As Tax Day - April 18 this year - approaches, we are confronted once again with the apparently enduring reality that Americans hate to pay taxes. Few political generalizations seem so indestructible. Gallup has long asked Americans whether their federal income taxes are too high. About 50 to 60 percent regularly say "yes." The federal income tax is deeply unpopular. So goes the conventional wisdom. Except that it's not true or, at any rate, is too simple and incomplete. The tax system is not just a divider; it's a uniter, too.
FactCheck: do 679 of Australia’s biggest corporations pay ‘not one cent’ of tax?
… 679 of our biggest corporations pay not one cent of tax. – Australian Council of Trade Unions (ACTU) Secretary Sally McManus, address to the National Press Club, Canberra, March 29, 2017. Fact Checking
"...all the data in the world is in the ocean but the
value is in the fish".
(1) U.S. journos: Take this quick survey for a University of Florida study on perceptions of fact-checking. (2) The TED franchise features a TEDEd program called "Fact-Checking 101." (3) Africa Check wins 2nd place in the innovation awards from the OIF. (4) Boston University holds a two-day conference on misinformation. (5) A call for more fact-checking elicits responses like "Woke King." (6) Chequeado wants your ideas to fight fake news better. (7) The popular "How Stuff Works" blog tackles how fact-checking works. (8) Detector de Mentiras launches a new home page, including a feature that tracks "the president's lies." (9) The problem of uninformed voters is not a critical one, says the Spectator, because “the ignorant are far less likely to vote anyway." (10) The News Media Alliance starts an anti-fake news campaign. (11) Teen Vogue fact-checks the Trump administration. (12) "Fact-checking" and "fake news" make the Associated Press Stylebook.
Australia's Mamamia fact-checks an Australian chef's Instagram post about fact-checking. ... Vox says comedians and satirists are doing a pretty good job of covering the Trump administration, seriously. ... A sportswriter gets hit with Hans Solo gifs after he complains about “fake news” concerning the University of North Carolina.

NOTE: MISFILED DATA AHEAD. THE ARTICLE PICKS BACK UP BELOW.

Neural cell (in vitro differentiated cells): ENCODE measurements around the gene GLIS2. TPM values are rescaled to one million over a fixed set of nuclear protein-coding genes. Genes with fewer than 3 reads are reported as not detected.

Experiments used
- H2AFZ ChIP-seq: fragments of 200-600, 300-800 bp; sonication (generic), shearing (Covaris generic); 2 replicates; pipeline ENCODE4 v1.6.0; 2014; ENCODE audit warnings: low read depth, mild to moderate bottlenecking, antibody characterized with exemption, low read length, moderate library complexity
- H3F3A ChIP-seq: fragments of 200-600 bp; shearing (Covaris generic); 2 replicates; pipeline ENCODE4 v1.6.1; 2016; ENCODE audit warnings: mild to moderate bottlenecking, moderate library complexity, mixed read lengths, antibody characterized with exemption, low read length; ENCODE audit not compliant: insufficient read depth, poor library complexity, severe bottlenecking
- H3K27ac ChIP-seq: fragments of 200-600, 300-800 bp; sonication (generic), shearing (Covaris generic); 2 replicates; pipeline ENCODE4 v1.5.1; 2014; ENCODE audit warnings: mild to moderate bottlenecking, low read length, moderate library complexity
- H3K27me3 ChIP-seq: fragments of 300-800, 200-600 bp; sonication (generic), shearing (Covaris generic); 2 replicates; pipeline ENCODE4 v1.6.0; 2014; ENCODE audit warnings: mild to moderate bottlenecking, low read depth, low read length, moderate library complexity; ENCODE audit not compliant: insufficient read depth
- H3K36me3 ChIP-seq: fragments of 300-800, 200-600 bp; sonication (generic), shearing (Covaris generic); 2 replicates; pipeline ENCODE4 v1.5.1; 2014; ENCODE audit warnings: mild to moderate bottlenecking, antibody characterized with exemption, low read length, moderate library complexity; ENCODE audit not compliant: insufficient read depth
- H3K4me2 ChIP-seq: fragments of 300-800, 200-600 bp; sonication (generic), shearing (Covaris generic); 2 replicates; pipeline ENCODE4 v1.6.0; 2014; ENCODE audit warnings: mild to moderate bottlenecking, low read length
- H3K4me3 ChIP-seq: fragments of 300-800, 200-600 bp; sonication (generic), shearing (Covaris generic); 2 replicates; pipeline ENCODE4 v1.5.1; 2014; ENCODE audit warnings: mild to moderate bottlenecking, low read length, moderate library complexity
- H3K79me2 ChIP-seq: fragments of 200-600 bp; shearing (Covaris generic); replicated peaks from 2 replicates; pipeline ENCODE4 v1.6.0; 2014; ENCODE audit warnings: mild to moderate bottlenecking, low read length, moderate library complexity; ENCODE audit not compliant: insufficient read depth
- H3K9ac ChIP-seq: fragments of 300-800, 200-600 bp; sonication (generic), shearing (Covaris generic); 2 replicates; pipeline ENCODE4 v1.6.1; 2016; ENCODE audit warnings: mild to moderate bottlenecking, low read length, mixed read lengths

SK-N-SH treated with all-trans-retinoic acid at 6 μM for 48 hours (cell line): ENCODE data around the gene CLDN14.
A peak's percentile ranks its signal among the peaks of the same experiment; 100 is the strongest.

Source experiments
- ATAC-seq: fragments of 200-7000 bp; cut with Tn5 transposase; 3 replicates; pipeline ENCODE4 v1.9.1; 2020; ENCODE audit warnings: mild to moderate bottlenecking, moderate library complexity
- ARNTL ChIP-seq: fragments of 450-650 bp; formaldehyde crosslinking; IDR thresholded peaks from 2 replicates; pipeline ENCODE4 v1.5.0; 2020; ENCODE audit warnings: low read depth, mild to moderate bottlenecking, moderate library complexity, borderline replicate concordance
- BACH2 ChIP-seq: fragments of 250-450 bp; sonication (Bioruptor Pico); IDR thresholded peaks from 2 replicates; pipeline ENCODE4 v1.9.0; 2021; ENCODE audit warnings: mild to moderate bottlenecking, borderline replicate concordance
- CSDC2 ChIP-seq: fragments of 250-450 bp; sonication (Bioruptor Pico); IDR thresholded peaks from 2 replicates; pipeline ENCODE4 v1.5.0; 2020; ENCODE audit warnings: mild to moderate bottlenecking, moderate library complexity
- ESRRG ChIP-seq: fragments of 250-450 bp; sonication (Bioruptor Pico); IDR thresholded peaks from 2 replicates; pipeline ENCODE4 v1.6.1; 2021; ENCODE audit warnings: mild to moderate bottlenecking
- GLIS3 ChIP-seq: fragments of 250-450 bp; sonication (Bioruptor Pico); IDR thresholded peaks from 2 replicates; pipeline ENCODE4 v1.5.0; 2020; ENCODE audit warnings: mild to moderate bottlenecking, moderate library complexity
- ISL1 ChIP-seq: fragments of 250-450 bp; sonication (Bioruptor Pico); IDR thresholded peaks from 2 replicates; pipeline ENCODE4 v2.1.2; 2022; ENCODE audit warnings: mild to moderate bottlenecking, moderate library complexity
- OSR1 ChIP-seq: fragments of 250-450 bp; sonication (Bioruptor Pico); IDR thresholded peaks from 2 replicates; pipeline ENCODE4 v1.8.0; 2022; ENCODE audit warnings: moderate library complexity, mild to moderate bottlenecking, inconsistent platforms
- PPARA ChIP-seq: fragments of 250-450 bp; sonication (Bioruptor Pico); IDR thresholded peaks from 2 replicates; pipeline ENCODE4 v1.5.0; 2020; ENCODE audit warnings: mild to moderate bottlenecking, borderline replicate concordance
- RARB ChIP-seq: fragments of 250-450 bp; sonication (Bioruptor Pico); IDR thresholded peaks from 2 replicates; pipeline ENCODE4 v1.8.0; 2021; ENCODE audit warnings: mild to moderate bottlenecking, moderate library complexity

MC'd by Mr Alex Malley
A day in the life of Fintel Alliance
Where does fact-checking go from here? A group of experts in information and research — both journalists and non-journalists — spent a day working with the American Press Institute, Poynter Institute, and Duke University's Reporters' Lab. In short, they recommended a transformation that includes more visibility and strategies for growth. Related: A call to rethink fact-checking from API's Tom Rosenstiel
It's not about "fake" content, says Nina Jankowicz in The Washington Post. Western governments need to focus on repairing the trust gap between citizens and media, and among citizens themselves.
The best part of our inaugural International Fact-Checking Day — even better than the bar trivia nights — was the fact that our fact-checking lesson plans were downloaded thousands of times by people in at least 51 countries in 13 languages. Canadian actor Noel Fisher helped us get the word out; Alistair Reid had a Twitter moment; and CNN's Brian Stelter celebrated the day. In a hotly contested final, a Brazilian politician's claim on corruption won the our hoax-off. And you, too, can still celebrate Fact-Checking Day by helping to make Wikipedia more factual.
Jessica Ravitz at CNN trusted her instincts, and questioned the story of a breast cancer survivor who was making headlines by walking topless across America. Ravitz explains, in detail, how she found the facts.
The need for constant fact-checking is keeping the U.S. presidential press corps busy, and that's the problem, says The Huffington Post. Mistakes and misinformation from the White House are displacing substantial messages.